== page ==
TANAH KARO, Indonesia – An Indonesian volcano dormant for four centuries erupted for the second straight day Monday, shooting clouds of hot ash more than a mile into the air and forcing 30,000 people to flee.
Some domestic airplanes had to be diverted because of poor visibility.
Many villagers living along the slopes of Mount Sinabung in North Sumatra province wore masks as they packed their belongings and headed to emergency shelters, mosques and churches, said Andi Arief, a presidential adviser on disasters.
Their abandoned homes and crops were blanketed in gray soot and the air was thick with the smell of sulfur.
While two people died — a 64-year-old woman from respiratory problems and a 52-year-old man from a heart attack — it was too early to say if the volcano was to blame, said Priyadi Kardono of the National Disaster Management Agency.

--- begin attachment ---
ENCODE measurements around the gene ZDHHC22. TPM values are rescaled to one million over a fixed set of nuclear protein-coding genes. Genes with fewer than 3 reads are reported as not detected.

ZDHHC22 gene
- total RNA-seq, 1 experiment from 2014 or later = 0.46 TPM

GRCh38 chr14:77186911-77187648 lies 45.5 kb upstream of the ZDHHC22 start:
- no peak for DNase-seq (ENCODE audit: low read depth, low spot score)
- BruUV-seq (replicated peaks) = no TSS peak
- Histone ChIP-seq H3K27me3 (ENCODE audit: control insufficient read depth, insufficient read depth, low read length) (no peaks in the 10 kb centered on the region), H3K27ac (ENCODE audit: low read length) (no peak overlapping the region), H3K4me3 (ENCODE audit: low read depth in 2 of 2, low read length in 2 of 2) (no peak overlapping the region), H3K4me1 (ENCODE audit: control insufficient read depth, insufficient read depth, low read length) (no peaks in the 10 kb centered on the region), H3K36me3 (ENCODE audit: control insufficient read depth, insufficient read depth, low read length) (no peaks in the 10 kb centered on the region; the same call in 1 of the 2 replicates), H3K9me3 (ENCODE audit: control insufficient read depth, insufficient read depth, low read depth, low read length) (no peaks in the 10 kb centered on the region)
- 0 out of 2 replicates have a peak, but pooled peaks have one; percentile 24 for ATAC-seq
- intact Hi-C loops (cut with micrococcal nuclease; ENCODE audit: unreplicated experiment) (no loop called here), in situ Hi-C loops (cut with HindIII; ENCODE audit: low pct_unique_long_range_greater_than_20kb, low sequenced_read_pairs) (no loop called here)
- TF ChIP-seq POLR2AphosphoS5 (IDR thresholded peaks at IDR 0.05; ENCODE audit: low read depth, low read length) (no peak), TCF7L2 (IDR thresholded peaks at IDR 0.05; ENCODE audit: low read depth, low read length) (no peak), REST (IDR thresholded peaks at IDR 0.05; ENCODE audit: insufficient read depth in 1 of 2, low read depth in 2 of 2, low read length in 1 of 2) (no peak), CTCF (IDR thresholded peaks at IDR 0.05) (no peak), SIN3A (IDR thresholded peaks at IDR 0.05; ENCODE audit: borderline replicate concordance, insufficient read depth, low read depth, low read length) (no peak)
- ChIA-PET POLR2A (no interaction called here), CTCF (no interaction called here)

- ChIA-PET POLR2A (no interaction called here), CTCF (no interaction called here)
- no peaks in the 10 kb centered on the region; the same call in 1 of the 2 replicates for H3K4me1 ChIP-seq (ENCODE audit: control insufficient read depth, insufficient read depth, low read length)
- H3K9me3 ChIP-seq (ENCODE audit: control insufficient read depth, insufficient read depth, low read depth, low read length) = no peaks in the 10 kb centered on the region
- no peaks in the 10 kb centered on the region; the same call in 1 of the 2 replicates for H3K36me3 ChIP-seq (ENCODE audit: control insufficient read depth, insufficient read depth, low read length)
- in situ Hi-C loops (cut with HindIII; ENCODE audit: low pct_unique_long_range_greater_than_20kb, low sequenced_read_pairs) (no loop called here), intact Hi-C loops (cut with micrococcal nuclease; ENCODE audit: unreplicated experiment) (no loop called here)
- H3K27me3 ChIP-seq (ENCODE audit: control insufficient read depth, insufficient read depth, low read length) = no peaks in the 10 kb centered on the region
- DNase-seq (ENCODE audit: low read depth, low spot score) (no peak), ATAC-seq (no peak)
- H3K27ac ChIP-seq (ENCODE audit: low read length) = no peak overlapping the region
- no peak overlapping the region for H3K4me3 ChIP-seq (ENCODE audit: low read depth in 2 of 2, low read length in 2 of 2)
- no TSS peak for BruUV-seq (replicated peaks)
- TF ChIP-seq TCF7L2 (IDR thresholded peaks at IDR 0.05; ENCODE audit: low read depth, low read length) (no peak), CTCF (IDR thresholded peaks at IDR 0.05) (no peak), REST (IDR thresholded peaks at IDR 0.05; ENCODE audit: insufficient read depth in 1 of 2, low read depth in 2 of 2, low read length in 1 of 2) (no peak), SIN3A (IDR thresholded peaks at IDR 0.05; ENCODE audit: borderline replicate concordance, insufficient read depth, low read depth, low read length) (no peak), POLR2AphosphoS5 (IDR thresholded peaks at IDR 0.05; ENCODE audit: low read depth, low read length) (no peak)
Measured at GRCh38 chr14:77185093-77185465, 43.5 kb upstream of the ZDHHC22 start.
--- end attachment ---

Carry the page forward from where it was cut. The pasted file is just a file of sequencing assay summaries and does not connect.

Sinabung last erupted in 1600, so observers don't know its eruption pattern and admitted over the weekend they had not monitored it closely before it started rumbling days ago in the lead-up to Sunday's first, less-powerful blast.
Hours later, the alert was raised to the highest level.
Like other volcanoes along the Sumatra fault line — the meeting point of the Eurasian and Pacific tectonic plates that have pushed against each other for millions of years — it has the potential to be very destructive.
Stiff magna forming inside the conical tip can act as a plug, allowing pressure to build up until it reaches a bursting point.